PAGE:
Conflict settlement requires the injection of optimism and hope born from employment and economic opportunities. Otherwise, fragile peace agreements can rarely be sustained. Over the long term, only the private sector is capable of growing new enterprises, creating investment opportunities which provide employment and enduring economic security. Attracting private-sector investment into war-torn areas is not easy. It requires innovation. A mix of non-economic and economic incentives will have to be devised. Similarly, involvement of the private sector in the larger work of formulating strategies for post-war recovery will require innovative thinking.
A solution must be found to the Middle East conflict
The most challenging peace-building project ahead of us is finding a solution to the conflicts in the Middle East, which have continued for decades. The tensions and wars in the region have been going on for so long that many have come to believe that the Middle East knot can never be untied.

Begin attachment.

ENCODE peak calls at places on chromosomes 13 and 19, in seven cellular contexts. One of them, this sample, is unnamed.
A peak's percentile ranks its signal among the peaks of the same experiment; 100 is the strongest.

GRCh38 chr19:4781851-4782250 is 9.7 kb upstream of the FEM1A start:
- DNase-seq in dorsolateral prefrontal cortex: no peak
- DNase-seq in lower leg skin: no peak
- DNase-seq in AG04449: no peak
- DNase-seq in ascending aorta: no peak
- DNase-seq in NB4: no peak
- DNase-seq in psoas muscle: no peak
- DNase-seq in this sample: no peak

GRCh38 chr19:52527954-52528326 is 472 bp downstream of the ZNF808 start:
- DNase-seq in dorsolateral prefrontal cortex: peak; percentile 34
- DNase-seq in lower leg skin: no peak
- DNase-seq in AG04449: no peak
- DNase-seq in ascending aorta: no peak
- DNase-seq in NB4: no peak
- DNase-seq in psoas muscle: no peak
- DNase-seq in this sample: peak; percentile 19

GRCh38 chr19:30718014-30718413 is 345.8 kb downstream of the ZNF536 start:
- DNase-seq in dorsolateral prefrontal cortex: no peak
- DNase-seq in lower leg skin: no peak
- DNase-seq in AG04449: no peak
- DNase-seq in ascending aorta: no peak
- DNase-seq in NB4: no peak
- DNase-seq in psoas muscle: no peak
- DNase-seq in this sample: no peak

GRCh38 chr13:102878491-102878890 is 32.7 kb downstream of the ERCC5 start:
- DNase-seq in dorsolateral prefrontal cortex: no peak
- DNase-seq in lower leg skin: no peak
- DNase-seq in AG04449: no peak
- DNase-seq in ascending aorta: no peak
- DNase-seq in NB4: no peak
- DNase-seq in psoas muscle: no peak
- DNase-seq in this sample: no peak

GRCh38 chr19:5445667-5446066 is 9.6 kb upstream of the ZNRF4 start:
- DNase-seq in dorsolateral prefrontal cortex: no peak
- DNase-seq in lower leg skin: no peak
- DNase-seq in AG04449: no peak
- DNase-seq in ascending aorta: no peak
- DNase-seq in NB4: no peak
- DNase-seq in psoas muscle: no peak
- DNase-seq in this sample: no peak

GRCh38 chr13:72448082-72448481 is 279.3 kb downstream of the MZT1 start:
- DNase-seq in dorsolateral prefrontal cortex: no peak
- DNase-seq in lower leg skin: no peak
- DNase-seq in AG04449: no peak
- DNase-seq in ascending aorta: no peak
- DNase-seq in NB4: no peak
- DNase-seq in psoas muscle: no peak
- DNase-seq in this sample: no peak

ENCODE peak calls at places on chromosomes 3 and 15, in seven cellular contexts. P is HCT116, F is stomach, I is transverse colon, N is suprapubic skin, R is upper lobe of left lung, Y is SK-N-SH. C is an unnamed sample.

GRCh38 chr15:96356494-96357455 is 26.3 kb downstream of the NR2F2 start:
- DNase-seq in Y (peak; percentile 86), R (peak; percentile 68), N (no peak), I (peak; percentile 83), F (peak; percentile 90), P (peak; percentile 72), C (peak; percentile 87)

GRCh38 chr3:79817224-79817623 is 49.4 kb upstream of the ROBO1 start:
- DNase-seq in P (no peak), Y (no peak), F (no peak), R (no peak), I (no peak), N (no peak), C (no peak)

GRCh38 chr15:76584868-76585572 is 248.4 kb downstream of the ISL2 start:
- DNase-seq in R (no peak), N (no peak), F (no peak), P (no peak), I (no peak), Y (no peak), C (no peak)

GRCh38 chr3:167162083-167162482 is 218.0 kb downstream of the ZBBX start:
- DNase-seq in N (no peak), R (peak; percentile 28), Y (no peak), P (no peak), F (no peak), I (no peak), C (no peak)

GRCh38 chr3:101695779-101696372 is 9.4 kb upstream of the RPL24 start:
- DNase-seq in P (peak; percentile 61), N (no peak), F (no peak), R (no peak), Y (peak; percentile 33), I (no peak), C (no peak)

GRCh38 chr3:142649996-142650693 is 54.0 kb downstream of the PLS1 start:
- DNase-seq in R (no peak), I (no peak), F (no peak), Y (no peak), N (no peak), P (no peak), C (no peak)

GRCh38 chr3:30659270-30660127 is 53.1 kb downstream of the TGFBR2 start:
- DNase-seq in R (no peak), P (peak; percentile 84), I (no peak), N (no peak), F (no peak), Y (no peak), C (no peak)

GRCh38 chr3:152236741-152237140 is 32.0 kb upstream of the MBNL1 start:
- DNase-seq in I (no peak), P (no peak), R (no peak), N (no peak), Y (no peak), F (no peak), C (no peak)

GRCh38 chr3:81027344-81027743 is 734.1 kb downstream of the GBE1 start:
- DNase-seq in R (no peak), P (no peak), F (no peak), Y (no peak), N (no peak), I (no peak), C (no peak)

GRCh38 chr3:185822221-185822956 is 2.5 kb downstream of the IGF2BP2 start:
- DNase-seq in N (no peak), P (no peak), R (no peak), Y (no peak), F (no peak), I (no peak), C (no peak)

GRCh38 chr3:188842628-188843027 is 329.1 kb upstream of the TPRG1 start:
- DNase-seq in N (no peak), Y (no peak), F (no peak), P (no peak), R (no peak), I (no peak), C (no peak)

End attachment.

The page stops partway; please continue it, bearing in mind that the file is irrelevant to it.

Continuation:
I do not share this belief. All crises, including the one in the Middle East, can be resolved. The solution would require a contribution from all the parties involved as well as the international community as a whole. We might be strengthened in our resolve if we set our sights on the future and imagine what the world could look like if the countries in the region could jointly begin to develop their economic potential, build transport links, make full use of their educated population and begin to reap the benefits of an advantageous location in the crossroads of three continents.
I hope that the new President of the United States, who will be sworn in next month, will give high priority to the Middle East conflict during his first year in office. The European Union, Russia and the UN must also be seriously committed so that a solution can be found to the crises stretching from Israel and Palestine to Iraq and Iran. If we want to achieve lasting results, we must look at the whole region.